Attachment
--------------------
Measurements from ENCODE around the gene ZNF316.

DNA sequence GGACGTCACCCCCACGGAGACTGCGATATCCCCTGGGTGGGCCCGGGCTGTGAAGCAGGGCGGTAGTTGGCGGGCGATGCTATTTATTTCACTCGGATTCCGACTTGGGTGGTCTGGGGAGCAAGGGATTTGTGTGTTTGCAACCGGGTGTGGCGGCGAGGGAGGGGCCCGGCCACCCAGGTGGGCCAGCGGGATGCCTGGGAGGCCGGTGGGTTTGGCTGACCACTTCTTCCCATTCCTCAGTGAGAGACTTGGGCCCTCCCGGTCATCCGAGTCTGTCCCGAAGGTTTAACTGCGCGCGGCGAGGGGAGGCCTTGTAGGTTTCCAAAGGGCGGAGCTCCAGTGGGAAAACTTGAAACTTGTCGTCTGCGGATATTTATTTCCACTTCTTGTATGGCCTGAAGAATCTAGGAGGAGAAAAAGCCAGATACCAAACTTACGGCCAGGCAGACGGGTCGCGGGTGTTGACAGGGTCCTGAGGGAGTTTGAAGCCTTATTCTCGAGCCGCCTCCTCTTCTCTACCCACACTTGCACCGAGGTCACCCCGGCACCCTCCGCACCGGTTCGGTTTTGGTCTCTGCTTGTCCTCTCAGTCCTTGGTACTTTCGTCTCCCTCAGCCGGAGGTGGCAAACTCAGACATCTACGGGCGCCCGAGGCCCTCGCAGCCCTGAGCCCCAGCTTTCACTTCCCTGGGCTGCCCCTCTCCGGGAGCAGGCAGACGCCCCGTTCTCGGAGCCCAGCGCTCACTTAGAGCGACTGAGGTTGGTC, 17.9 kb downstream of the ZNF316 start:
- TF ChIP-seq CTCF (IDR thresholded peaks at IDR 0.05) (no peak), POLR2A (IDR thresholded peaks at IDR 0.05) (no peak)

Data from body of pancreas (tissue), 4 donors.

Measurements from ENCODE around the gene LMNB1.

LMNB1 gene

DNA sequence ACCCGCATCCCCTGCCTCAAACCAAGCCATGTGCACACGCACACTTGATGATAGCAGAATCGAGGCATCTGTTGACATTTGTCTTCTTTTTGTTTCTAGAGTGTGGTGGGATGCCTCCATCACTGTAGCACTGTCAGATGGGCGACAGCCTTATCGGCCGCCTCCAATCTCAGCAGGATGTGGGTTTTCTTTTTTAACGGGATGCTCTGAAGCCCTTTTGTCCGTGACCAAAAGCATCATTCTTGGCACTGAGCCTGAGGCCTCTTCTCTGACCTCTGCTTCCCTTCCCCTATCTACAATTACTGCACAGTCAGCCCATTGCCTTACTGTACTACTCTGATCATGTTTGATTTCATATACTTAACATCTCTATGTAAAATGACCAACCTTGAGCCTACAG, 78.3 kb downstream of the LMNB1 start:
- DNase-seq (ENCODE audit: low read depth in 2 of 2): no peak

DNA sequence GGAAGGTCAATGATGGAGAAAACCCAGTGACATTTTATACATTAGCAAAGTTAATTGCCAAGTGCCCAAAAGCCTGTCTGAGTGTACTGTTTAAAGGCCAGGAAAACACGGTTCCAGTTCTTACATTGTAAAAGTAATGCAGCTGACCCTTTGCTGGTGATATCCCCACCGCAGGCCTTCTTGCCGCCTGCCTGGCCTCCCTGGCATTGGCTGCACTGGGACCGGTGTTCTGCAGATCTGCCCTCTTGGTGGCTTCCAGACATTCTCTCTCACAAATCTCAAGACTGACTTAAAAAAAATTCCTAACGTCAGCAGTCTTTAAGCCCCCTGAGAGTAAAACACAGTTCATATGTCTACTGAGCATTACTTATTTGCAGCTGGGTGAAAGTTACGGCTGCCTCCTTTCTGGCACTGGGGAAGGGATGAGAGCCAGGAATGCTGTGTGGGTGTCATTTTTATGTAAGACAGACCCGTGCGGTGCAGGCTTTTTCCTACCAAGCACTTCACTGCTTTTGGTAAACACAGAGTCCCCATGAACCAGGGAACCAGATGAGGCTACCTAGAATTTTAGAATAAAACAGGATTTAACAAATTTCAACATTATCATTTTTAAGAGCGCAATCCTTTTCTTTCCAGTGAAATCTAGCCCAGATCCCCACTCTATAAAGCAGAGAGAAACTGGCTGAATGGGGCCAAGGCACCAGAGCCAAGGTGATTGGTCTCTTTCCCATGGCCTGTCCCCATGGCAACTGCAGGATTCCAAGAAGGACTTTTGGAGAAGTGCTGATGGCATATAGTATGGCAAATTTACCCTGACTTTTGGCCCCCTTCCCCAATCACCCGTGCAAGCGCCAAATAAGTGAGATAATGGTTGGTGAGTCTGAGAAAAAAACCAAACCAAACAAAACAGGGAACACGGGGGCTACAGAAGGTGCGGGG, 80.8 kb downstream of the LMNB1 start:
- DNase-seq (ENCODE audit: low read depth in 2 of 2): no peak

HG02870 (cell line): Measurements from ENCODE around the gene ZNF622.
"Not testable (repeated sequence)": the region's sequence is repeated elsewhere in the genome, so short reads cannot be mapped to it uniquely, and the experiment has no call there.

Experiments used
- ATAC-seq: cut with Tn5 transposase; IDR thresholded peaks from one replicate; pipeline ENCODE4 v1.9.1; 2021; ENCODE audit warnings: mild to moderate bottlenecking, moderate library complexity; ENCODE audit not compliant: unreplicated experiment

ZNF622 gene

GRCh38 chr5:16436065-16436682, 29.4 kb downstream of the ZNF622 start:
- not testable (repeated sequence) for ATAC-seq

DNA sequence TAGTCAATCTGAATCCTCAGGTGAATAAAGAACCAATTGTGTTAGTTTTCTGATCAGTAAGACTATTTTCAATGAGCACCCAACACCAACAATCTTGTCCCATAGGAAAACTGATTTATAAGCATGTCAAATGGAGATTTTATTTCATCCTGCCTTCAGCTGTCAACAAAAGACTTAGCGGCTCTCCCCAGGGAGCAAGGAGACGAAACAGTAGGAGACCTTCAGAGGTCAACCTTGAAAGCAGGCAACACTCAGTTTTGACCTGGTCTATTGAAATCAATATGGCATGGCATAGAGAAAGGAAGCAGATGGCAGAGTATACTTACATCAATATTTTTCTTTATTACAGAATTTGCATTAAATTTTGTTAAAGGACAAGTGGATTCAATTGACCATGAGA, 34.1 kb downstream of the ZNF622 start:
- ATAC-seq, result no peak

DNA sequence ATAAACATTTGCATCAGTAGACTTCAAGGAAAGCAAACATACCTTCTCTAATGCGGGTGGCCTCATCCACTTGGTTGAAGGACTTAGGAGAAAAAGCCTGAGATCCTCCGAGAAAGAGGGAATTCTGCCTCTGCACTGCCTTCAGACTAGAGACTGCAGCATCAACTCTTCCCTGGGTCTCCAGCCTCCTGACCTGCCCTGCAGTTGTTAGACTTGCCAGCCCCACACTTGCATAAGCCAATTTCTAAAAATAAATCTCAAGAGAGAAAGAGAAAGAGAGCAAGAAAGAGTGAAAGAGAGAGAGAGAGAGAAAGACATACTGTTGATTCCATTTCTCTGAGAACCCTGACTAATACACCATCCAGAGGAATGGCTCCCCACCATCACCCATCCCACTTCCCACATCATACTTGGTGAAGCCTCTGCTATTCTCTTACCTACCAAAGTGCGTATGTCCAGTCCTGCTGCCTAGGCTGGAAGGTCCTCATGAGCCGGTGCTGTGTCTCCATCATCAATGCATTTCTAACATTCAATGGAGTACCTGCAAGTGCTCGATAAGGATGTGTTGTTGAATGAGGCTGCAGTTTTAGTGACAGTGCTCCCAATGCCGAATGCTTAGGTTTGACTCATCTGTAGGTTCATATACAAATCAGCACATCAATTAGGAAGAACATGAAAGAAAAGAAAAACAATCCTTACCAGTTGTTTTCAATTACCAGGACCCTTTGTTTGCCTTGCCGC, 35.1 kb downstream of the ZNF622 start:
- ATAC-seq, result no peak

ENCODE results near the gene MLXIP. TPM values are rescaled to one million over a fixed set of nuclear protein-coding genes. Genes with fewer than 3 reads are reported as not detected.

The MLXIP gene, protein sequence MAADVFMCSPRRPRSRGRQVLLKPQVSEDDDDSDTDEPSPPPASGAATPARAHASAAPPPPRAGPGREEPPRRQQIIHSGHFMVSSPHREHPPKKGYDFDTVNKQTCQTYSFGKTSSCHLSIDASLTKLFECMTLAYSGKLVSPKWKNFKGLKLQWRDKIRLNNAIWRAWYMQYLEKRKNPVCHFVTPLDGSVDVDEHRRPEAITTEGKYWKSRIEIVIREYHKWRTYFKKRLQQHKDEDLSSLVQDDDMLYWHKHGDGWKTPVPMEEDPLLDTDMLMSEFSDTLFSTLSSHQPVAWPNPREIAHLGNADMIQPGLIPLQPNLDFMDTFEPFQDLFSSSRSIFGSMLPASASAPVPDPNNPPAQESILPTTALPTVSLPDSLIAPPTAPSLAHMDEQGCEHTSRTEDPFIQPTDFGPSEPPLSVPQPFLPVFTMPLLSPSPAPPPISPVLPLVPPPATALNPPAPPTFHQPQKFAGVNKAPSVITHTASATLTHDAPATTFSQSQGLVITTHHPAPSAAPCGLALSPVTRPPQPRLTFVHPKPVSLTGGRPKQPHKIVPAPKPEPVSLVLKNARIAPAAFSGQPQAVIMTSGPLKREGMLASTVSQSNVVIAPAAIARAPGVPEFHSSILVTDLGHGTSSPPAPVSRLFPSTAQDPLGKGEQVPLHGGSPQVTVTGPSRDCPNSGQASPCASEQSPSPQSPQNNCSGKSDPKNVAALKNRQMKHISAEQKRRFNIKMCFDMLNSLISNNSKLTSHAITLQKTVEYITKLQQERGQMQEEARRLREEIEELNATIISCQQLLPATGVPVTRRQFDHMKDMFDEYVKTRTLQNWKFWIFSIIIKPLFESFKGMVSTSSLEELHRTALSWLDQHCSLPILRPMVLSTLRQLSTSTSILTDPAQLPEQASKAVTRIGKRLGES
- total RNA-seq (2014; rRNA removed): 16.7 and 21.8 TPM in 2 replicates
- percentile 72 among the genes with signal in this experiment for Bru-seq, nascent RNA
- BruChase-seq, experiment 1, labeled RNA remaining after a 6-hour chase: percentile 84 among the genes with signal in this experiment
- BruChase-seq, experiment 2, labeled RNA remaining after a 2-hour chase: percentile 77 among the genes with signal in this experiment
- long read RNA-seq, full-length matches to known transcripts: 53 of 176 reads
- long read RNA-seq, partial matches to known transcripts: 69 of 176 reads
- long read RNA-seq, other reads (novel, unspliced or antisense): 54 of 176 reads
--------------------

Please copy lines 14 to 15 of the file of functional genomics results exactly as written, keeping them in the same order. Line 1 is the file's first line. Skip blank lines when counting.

- ATAC-seq: cut with Tn5 transposase; IDR thresholded peaks from one replicate; pipeline ENCODE4 v1.9.1; 2021; ENCODE audit warnings: mild to moderate bottlenecking, moderate library complexity; ENCODE audit not compliant: unreplicated experiment

ZNF622 gene